“On a whim,” she said, she applied for the director’s job for Main Street Washington.

“This position is involved in historic preservation. It’s keeping these old buildings relevant,” she said. “So I figured I’d give it a go.”

She walked out of her interview with a job offer and, she said, she hasn’t looked back.

Grunewaldt said she sees her job as one of a community liaison, bringing businesses together to support one another and build the community up. What her job isn’t, she said, is a micromanager responsible for making sure each place follows a specific business plan.

“I will never tell a business how to do the job,” she said. “I want to learn from them how they run their businesses. I don’t pretend to be an expert in anything — I will always look for the expert to get the right answers.”


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Grunewaldt said she’s proud of the work she’s done in Washington and is looking toward the future for more business and economic development ventures. In her first five years in Washington, she’s helped secure two $75,000 Main Street Iowa Challenge Grants for local businesses — one in 2014 to renovate Dodici Night Suites, four rentable rooms/apartments above Café Dodici, and one in 2017 for Frontier Restaurant, a new restaurant still under development.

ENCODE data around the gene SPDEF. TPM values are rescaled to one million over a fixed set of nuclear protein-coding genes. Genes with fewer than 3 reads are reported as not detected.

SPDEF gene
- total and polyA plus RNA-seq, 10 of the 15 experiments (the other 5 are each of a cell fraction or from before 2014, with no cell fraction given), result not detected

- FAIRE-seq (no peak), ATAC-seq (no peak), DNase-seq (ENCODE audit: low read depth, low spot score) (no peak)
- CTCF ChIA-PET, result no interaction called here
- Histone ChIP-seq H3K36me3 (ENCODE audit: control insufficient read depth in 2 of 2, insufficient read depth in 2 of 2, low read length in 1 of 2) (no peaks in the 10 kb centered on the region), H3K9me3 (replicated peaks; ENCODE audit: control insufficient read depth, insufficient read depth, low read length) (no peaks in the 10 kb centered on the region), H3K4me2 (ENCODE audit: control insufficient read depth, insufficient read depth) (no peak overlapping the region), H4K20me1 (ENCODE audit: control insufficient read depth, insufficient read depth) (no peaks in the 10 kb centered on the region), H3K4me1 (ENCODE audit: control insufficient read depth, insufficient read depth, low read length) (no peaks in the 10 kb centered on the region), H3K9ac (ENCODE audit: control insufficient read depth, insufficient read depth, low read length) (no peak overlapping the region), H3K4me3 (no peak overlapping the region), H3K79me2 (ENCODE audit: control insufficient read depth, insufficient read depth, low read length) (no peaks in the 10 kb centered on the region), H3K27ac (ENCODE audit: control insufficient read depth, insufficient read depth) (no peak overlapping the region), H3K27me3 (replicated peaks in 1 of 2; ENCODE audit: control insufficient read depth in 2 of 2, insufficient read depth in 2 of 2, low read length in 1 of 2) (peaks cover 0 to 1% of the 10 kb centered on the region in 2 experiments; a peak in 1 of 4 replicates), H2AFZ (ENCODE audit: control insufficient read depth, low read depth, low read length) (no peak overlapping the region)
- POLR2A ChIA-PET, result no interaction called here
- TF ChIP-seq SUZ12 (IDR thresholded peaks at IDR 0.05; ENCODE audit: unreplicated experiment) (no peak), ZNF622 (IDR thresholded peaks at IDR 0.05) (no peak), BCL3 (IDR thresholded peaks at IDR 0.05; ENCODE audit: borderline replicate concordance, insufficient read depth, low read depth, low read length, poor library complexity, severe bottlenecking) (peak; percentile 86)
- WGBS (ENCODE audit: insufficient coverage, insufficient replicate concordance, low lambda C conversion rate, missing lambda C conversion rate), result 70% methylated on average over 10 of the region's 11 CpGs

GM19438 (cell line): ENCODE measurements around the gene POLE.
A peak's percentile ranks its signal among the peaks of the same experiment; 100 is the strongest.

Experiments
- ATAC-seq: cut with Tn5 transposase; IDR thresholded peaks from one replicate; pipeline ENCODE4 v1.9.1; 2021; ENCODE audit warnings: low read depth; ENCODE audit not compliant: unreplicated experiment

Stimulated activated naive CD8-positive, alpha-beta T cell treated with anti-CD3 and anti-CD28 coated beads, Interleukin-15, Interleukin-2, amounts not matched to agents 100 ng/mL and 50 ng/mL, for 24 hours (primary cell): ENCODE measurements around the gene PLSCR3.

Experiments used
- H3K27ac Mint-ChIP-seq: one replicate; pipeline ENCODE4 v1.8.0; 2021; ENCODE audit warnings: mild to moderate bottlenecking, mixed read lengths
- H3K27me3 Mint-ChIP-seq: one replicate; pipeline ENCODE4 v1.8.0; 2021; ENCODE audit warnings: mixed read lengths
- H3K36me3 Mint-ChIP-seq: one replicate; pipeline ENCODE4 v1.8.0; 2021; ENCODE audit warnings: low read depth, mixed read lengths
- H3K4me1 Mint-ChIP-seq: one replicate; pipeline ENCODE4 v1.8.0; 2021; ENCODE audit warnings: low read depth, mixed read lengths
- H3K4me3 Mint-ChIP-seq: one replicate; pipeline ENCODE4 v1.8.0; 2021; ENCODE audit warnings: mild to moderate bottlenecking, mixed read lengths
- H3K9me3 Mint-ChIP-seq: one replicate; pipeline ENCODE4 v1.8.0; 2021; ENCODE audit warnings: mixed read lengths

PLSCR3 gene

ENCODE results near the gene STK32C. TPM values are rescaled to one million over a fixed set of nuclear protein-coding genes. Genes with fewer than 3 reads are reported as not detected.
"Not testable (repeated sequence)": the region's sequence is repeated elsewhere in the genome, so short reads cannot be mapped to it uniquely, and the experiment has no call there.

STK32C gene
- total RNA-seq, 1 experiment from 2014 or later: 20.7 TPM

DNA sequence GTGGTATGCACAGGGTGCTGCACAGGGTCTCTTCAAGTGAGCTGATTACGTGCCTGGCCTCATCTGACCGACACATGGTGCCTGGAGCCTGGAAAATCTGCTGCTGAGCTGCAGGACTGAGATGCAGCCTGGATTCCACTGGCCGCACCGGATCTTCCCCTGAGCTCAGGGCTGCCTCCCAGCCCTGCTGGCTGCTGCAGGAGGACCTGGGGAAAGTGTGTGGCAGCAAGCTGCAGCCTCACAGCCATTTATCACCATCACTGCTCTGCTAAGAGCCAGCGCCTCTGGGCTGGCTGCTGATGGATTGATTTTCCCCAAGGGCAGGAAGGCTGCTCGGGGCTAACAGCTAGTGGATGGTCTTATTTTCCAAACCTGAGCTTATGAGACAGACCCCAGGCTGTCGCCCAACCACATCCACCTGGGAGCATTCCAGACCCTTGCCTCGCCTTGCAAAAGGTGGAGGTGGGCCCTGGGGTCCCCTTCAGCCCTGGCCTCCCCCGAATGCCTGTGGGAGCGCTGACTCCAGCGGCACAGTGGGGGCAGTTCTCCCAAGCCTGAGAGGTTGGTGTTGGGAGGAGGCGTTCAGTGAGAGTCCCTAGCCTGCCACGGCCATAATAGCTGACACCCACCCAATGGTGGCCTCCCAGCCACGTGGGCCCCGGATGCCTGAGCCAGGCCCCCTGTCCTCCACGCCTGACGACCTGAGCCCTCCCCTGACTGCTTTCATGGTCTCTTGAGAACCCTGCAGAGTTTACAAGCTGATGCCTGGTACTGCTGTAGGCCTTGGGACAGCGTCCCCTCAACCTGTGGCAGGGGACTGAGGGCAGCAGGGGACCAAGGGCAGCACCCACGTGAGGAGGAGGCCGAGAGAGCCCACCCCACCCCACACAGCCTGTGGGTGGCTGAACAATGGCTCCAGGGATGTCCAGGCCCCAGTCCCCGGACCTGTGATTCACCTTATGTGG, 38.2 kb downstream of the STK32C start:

In addition to working to have Washington seen as a destination community, she’s working to bring business owners and leaders together to promote the importance of buying local.

“Back in the ‘way back machine,’ the retailers would get together in the mornings for coffee and conversation — they were really all friends and would talk about things that were going on and what they were planning to do with different events,” Grunewaldt said. “Somehow that has faded out, and I wish we could bring it back. Right now, we meet quarterly — we gather all the business owners and let them just talk about what’s working, what isn’t. That kind of communication is really vital to a community’s survival.

“I think the No. 1 thing we’re all afraid of is the big box stores, and we are all afraid of the internet, and what those will do to local business,” she said. “But the internet doesn’t know you, doesn’t talk to you, the internet doesn’t know your name, what brands you like. With local businesses, you’re getting someone whose kids go to school with yours.

“That has been a big hurdle: reminding people why the local businesses exist,” she said. “We need to remind people that shopping within our community is important.”